That ensured Maine would cast its official vote for Romney, but not before Maine’s pro-Paul delegates — joined by Paul supporters from other states — waged a loud but short-lived fight on the convention floor.
The “Maine delegates” became the face of opposition to rules changes enacted at the convention that critics contend will weaken the influence of grass-roots activists at the national level and make it harder for upstart candidates like Paul to contend for the nomination.
Last weekend in Boston, the national committee soundly rejected a resolution sponsored by Willis and adopted by the Maine State Republican Committee to essentially nullify the 2012 rules.
Asked whether giving up his seat at the state and national levels is also giving up his voice, Willis replied: “That argument would only apply if your voice was being heard and you could actually make changes. It’s very clear at the national level that our voices are not being heard.”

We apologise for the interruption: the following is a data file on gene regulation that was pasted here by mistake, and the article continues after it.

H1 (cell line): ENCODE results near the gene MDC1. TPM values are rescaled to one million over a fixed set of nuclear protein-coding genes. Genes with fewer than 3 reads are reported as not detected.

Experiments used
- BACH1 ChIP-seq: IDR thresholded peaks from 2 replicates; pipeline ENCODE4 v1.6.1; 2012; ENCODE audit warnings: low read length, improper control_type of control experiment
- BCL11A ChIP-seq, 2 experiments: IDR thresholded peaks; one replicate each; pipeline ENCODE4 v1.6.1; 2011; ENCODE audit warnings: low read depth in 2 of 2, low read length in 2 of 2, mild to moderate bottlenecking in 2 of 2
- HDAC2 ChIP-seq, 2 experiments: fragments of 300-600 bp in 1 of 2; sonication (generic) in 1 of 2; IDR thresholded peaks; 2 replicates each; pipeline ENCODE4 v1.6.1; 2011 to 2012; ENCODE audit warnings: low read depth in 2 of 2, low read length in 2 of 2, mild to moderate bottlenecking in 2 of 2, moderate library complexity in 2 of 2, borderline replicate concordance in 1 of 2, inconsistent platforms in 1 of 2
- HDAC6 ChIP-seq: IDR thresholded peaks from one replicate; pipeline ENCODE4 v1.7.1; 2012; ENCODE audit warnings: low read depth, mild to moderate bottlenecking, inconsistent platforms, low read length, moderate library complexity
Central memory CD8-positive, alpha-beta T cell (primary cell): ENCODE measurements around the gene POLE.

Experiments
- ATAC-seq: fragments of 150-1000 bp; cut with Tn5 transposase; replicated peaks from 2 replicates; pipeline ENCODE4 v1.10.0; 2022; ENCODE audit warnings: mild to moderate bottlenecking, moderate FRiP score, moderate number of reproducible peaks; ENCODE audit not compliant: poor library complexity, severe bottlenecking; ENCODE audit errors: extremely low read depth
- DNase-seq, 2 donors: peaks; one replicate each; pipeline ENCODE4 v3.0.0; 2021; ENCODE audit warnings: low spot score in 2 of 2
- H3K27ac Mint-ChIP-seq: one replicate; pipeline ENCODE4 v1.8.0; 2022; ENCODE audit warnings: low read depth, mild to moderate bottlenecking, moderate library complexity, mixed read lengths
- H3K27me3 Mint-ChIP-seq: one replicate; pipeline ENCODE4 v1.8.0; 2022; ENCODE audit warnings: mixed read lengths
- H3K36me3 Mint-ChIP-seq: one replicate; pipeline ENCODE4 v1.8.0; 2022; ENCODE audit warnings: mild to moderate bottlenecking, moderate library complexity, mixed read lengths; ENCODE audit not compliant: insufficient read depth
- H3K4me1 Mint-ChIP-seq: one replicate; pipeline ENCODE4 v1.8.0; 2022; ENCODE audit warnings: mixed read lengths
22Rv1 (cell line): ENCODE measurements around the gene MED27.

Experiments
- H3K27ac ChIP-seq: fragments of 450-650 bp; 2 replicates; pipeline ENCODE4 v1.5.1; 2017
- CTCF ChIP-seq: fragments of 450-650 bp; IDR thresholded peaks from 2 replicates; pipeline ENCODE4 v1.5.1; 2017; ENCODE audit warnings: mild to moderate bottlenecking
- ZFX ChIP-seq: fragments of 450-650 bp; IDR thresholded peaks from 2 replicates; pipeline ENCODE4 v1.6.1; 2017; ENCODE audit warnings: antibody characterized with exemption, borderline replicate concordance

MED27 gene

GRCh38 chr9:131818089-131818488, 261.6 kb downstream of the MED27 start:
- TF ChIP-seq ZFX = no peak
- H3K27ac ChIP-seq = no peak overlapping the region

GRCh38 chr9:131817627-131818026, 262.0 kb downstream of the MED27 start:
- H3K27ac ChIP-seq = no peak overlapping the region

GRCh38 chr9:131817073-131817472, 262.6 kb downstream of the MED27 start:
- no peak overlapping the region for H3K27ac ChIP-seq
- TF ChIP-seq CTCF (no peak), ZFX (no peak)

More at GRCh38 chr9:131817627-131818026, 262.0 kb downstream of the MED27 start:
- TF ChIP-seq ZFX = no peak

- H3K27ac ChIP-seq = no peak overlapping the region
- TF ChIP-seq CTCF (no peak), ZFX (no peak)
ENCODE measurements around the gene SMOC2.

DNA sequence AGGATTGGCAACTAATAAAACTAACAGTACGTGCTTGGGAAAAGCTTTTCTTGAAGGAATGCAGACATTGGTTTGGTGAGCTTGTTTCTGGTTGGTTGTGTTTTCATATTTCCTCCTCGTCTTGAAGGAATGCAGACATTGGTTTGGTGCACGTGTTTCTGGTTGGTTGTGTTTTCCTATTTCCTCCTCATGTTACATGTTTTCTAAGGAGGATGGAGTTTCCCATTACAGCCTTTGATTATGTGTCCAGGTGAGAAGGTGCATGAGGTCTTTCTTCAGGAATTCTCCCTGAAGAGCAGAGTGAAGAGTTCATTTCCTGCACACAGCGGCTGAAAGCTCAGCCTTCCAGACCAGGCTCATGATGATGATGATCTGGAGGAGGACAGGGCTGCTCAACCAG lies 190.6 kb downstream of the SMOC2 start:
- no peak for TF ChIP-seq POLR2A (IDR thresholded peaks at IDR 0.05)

Bennett respectfully disagreed.
“I found the energy coming from those aligned with the ‘Liberty Movement’ to be terrific,” said Bennett, adding that the movement has helped draw more young people into the party. “I think all of that has been very good for our party.”
Ashley Ryan, Maine’s third representative to the Republican National Committee and a Paul supporter at the 2012 convention, also had a different take than Willis on the party’s evolution.
Ryan could not be reached Monday but told Politico over the weekend that the co-chairwoman of the national committee, Sharon Day, had talked to her about bringing more women into the party.
Kevin Miller can be contacted at 317-6256 or at: firstname.lastname@example.org